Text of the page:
3. @Tsuk:

    I’m so tickled you happened past this post! It’s great hearing from a Compute! author! Thanks for coming by. 🙂

    @Lispy:

    I chose that cover because I feel like it really captured the spirit of why I loved the magazine.

    I almost didn’t include this as the 3rd part. I was going to focus on the Atari ST (which is coming up next). I got inspired by a conversation I had with Justin James in Part 2 of this series, where I talked some about my attempts to get my own programs published (I failed). I realized that Compute! should be included in this.

    I didn’t write this series to bash that period of time. I really enjoyed it. What I realize now is that it could’ve been better.

    Looking back on it now it feels amazing that what happened occurred at all. I mean, think about it. People were inspired to try to learn programming. The culture was everywhere. Schools in the late 70s and early 80s considering programming an important part of “computer literacy”. This changed in the mid-80s to “learn word processing, spreadsheet, and database”–the present Office suite, basically. My guess is the reason programming was pushed at all was that at the time the software market hadn’t matured. There were still a lot of things that people felt they needed to get done on computers. The software for it didn’t exist yet. I think by the time this changed in schools the software market had matured sufficiently that schools felt safe about shifting the focus to computer use, rather than computer programming. There was more of a demand for understanding how to use computers, not make them do exactly what you want. I think we can see this in the decline of the technical/programming magazines. People had tried it. Most of them probably found out they didn’t have the patience to try to learn what programming was about, and just gave up on it. Computer science teachers struggle with this today. Mark Guzdial, a CS professor at Georgia Tech was just talking about this recently: “What makes programming so hard?” In teachers’ experience there are always a certain number of students who “get it” easily, while the rest struggle to a certain degree.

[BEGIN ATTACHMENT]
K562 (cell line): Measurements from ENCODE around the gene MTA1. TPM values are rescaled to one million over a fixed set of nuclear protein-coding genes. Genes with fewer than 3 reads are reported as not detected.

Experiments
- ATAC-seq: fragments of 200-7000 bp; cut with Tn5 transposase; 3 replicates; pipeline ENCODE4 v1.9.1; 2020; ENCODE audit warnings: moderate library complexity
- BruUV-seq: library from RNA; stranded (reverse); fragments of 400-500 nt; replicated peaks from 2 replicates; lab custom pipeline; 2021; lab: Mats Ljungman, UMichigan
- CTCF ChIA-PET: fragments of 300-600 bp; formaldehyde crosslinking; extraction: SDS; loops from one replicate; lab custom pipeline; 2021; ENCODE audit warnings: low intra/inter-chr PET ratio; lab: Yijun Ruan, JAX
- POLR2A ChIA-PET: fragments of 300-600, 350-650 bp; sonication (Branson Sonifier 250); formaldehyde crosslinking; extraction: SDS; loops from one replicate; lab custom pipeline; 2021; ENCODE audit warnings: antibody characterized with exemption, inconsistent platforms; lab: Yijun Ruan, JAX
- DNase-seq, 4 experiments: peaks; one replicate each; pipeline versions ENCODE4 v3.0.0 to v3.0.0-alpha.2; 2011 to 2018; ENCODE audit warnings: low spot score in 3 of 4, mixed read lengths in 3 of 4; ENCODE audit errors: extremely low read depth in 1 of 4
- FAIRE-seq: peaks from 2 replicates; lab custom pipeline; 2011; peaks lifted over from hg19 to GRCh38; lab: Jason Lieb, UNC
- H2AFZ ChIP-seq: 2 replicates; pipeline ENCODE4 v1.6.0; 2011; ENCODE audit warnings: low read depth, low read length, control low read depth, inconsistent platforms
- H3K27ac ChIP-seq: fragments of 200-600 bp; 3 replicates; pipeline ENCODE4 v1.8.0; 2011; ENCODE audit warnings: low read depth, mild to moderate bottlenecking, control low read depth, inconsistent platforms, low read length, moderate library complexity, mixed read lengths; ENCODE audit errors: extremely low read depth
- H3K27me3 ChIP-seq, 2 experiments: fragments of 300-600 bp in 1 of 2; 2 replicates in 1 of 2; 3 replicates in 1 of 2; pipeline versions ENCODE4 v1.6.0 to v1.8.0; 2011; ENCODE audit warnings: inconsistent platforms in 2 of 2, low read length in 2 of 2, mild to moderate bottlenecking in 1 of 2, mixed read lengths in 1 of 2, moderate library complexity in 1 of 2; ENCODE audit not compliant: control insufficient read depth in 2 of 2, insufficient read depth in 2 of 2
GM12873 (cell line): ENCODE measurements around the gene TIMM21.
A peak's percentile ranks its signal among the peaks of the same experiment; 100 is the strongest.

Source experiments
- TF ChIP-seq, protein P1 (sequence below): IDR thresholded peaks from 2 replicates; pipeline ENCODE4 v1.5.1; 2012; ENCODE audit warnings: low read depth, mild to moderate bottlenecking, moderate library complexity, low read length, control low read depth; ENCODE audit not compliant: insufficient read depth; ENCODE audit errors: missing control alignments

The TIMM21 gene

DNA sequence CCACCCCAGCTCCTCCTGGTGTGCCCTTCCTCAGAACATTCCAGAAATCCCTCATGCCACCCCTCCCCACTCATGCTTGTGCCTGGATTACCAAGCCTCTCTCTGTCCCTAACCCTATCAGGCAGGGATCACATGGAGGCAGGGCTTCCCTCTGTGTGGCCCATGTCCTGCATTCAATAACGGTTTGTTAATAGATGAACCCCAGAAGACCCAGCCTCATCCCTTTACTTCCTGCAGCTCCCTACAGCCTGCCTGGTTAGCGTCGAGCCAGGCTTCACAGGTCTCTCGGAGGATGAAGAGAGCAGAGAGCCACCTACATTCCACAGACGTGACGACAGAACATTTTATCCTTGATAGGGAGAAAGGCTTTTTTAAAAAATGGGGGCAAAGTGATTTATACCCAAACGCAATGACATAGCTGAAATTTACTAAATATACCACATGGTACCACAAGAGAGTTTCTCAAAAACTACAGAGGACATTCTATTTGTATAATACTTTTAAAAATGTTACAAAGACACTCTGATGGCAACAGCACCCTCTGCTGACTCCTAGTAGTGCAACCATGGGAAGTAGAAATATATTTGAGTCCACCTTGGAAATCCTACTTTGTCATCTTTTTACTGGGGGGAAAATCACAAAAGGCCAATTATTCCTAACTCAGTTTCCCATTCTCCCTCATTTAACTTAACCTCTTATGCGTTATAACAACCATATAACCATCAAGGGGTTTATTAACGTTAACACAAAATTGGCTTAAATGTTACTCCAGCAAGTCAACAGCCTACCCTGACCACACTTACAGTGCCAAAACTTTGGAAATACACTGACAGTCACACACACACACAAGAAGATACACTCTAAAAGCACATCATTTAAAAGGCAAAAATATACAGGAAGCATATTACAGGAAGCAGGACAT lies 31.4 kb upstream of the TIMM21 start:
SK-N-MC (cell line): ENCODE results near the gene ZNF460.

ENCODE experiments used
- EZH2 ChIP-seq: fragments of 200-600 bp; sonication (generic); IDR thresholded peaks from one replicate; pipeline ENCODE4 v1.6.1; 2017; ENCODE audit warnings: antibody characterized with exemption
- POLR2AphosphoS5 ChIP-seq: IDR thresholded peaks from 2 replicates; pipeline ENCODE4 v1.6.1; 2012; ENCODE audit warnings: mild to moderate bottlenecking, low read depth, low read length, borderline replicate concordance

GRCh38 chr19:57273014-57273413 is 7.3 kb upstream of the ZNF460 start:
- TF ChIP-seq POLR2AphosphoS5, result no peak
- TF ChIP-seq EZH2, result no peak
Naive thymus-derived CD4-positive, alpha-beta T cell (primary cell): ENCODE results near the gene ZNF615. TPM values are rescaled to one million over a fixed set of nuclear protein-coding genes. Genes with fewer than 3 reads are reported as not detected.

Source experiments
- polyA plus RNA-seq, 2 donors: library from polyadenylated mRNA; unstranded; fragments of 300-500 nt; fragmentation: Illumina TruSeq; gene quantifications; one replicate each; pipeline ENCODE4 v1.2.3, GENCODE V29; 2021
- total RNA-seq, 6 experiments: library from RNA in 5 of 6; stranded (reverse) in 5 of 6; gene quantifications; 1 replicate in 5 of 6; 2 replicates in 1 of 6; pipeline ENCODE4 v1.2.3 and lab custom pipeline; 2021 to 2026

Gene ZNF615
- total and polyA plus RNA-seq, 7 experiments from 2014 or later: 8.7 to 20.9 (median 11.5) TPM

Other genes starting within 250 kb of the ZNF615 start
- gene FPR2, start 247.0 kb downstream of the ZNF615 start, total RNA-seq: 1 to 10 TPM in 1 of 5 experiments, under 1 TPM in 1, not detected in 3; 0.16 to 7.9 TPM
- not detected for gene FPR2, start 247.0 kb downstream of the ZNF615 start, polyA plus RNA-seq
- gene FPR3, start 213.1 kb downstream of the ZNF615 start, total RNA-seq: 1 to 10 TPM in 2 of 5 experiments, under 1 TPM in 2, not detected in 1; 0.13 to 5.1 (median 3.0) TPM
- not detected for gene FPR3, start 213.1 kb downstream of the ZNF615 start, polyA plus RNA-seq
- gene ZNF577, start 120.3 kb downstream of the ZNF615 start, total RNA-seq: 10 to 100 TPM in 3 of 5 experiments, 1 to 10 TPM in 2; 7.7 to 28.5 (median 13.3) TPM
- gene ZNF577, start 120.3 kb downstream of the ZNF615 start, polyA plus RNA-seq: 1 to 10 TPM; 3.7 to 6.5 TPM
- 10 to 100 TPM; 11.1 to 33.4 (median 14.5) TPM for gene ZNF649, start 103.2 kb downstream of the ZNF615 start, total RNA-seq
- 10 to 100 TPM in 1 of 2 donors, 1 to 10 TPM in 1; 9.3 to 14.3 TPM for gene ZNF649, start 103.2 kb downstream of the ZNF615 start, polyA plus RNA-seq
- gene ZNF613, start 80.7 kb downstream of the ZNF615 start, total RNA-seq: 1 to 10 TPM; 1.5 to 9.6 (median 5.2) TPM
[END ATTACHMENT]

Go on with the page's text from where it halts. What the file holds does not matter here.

I didn’t notice this until several years ago, but what happened to the programming languages that used to come with the computers? It seemed like in the early 1990s PC vendors stopped including languages (BASIC) with their machines. GW-BASIC used to come with IBM PCs and its clones. That stopped, too at some point. I remember when I got my Atari 130XE it came with a brief beginner’s tutorial on BASIC. All of that went away, and with it any chance that people would just become inspired to try it because it was there.

    It seems like this is coming back some. Compilers for C# and VB.Net are installed by default on Windows Vista, though I have no idea if Microsoft is making any attempts to tell people about them, or why they should be interested. Microsoft has made “express” versions of its .Net IDE tools available to hobbyists for free, but since there are no venues I know of that focus on “programming for fun” I don’t see how too many people are going to get inspired, except if they perceive that this is a growing field again that can make them a lot of money. HA!

    I’ve heard about Ruby being installed on Macs by default. I don’t know about their Objective-C/Cocoa development package. I assume that’s easy to get. But again, I don’t know if they’re telling computer owners that these things exist. You would think that with all the complaining about a shortage of programmers these companies would get on the ball and “seed the market”, if you will.

    Re: machine language